National Labor Relations Board Order

I have obviously been disillusioned by my experiences in both AFE and Pick. But I have always been intrigued as well by what I consider an awesome, dynamic company. I had considered using my two degrees (BA, MA English 2014) to advance within the company. (I don’t think about advancement anymore; my focus has shifted to creating this document and stabilizing labor relations.)  I felt the pain and despair of being an Amazon employee, but I also wanted to figure it out. What’s going on here? Why does it feel the way it does? Is this system effective? These aren’t easy questions to answer.

I began to wonder if anyone had made a run at unionization at Amazon. Doing a quick search, I discovered that the company had quelled a union attempt by a small group (that nonetheless would have had significant reverberations) in 2014.

I also discovered an interesting story regarding an Amazon worker in Phoenix, Arizona, and The National Labor Relations Board.

The result of this worker’s complaint was an agreement with the National Labor Relations Board (NLRB), Case 28-CA-126028, that Amazon will acknowledge and reiterate (what are already federally codified national labor policies) that workers have certain rights regarding forming unions, and that the company is legally forbidden to interfere in these activities.

The agreement was ordered and distributed as a two page Notice to Employees, “Posted Pursuant to a Settlement Agreement Approved by a Regional Director of the National Labor Board, An Agency of the United States Government.”

The wording of the document is interesting, as are Amazon’s actions and inactions subsequent to its ratification.

The document includes several assertions by the company like: “WE WILL NOT announce or maintain a directive or rule directing you to refrain from engaging in concerted activities.” “WE WILL NOT in any like or related manner interfere with your rights under Section 7 of the Act.” (Refers to the National Labor Relations Act, enacted 1935.)

Regarding informing employees of the Settlement Agreement, it says this:

“WE WILL furnish all of our employees across the United States with: (1) inserts for the current employee handbook that advise them that the overly-broad rules described above have been rescinded, or (2) the language of lawful rules on adhesive backing that will cover or correct the overly-broad rules in their employee handbook forms, or (3) publish and distribute revised handbook and employee acknowledgement forms that do not contain the overly-broad rules.”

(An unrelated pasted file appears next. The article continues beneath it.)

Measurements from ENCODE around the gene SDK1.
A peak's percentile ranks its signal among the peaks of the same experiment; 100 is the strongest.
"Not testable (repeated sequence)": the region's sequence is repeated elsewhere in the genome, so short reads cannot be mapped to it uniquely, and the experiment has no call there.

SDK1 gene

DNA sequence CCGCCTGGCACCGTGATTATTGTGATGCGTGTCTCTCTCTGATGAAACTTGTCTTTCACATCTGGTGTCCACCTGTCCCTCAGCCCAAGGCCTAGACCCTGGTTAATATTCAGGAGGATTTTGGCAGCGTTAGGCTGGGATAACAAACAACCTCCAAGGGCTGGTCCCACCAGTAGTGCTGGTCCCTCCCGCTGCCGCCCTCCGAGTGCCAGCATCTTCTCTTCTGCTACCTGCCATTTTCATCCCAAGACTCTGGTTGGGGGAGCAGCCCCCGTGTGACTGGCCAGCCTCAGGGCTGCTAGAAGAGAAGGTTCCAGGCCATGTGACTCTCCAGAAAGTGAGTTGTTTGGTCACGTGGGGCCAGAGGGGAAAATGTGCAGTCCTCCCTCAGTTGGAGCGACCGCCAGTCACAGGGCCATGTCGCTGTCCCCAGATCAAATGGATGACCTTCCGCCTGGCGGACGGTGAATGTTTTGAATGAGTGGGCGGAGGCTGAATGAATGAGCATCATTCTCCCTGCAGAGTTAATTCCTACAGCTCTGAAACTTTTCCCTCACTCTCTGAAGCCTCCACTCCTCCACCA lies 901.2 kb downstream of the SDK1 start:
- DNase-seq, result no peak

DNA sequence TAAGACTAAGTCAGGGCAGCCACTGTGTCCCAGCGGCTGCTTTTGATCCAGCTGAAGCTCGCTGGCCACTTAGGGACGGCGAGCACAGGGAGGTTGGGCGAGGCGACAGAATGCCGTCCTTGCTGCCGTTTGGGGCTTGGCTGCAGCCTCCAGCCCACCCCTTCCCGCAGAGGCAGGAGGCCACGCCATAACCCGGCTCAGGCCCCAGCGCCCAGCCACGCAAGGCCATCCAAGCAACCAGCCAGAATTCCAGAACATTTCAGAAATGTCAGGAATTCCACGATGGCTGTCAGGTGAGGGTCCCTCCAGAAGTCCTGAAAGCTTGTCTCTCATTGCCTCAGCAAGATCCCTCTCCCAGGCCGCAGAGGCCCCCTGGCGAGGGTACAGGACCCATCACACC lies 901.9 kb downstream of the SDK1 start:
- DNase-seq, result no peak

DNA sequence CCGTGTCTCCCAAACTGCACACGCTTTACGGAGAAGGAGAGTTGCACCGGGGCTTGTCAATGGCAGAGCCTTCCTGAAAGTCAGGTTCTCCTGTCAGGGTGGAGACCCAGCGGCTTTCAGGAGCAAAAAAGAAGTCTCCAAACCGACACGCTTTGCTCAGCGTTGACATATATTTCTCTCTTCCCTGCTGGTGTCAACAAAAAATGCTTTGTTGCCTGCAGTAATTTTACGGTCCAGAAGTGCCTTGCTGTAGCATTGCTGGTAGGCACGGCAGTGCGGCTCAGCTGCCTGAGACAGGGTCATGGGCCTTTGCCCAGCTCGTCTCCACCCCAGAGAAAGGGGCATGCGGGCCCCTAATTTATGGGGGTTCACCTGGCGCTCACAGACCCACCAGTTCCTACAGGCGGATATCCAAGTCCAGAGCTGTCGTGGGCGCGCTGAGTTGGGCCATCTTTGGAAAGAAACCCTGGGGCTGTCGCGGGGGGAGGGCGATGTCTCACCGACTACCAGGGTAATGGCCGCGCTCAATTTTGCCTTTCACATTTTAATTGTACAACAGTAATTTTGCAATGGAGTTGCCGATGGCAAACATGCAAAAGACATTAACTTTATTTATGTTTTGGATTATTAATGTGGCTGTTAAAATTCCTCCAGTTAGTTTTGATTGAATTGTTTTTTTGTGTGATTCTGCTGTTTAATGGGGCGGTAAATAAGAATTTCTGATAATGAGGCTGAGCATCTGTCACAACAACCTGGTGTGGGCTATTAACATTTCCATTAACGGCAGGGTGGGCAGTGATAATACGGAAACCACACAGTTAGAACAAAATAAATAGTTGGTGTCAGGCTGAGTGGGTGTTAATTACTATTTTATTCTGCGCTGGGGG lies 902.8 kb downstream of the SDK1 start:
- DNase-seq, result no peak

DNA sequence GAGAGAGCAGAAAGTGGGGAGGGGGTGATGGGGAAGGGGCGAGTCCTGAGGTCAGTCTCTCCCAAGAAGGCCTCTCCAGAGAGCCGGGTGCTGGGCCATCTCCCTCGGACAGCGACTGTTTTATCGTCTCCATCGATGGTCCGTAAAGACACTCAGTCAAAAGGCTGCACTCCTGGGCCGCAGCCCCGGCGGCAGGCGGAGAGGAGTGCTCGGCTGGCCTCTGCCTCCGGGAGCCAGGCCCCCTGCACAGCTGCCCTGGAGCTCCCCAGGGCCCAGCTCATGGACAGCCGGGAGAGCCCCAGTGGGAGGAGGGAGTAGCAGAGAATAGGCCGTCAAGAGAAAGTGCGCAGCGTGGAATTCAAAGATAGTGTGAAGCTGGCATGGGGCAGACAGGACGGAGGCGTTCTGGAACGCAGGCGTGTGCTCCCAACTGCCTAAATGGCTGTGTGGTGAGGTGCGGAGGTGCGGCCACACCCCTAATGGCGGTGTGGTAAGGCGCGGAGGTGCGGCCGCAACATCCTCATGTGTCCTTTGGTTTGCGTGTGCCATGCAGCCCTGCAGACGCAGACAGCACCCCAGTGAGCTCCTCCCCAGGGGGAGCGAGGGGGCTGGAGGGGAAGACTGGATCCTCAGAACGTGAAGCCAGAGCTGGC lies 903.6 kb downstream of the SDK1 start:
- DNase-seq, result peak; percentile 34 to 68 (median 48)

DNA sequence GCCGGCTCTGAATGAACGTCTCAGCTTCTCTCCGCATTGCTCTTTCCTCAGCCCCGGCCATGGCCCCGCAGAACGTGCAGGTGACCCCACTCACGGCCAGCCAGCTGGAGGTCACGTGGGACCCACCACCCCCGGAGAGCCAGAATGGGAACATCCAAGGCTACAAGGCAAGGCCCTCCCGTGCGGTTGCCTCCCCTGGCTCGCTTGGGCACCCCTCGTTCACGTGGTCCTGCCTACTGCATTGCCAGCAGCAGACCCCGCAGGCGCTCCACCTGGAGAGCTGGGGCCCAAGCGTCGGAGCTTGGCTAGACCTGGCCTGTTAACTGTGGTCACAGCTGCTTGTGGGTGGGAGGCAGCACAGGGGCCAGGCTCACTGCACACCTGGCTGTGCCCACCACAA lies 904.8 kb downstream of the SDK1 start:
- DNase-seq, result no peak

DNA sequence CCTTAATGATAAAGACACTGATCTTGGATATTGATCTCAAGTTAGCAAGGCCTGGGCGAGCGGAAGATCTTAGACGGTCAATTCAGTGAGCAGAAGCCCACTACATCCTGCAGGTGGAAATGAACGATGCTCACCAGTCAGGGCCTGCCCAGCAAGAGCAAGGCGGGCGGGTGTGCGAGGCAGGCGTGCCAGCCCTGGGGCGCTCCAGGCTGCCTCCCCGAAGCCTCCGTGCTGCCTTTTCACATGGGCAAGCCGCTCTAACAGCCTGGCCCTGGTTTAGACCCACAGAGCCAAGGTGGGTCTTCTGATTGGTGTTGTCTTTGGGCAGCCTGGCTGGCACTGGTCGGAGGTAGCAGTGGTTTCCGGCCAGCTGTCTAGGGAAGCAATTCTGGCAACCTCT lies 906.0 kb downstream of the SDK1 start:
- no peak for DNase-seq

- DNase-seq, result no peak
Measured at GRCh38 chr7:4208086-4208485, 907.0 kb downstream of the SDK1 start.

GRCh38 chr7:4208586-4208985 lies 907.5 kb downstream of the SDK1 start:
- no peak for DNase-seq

I was an employee on 12/9/14 when the document was ratified, and I am still an employee at the time of this writing in September 2016. I was never made aware of any of the three options listed above. The way I became aware of this case and this document was through my own research. When I learned about the case, I looked for the document at SDF8, and I found it. It was hidden in plain sight, posted on the United States Department of Labor bulletin board containing posters about equal opportunity, minimum wage, etc., that no one ever looks at or reads. At SDF8, there is one of these DOL boards in each of the two large breakrooms and one in the ERC (employee resource center) computer room. Sometimes these DOL bulletin boards had furniture stacked in front of them. (I don’t believe this was by design; it’s just that no one cares about or pays attention to these boards.) So, I believe, three copies of the Settlement Agreement were posted at SDF8. To my knowledge, the company never attempted to inform associates about the Notice in entrance-way bulletin boards, stand-up meetings, All Hands meetings, A to Z magazine, inSTALLments, Connections questions, calls to home, signs, or any other communications channel. As far as I know, I might be the only SDF8 Tier One employee who has ever read the Settlement Agreement. It is possible that the company failed to meet NLRB requirements regarding the Agreement.

There is small print at the bottom of the document stating that “This is an official notice, and must remain posted for 60 days.” The Agreement Notice was not removed until sometime in February 2016, meaning the company allowed the Agreement Notice to remain posted much longer than it was required to, about a year.